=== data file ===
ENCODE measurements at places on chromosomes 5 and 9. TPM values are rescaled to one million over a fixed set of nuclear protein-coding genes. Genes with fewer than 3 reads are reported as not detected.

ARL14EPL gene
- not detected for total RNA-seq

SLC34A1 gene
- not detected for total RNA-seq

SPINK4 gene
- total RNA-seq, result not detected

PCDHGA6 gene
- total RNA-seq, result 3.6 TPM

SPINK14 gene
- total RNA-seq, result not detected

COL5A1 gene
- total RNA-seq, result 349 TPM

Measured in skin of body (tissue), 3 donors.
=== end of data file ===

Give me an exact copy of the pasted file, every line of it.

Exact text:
ENCODE measurements at places on chromosomes 5 and 9. TPM values are rescaled to one million over a fixed set of nuclear protein-coding genes. Genes with fewer than 3 reads are reported as not detected.

ARL14EPL gene
- not detected for total RNA-seq

SLC34A1 gene
- not detected for total RNA-seq

SPINK4 gene
- total RNA-seq, result not detected

PCDHGA6 gene
- total RNA-seq, result 3.6 TPM

SPINK14 gene
- total RNA-seq, result not detected

COL5A1 gene
- total RNA-seq, result 349 TPM

Measured in skin of body (tissue), 3 donors.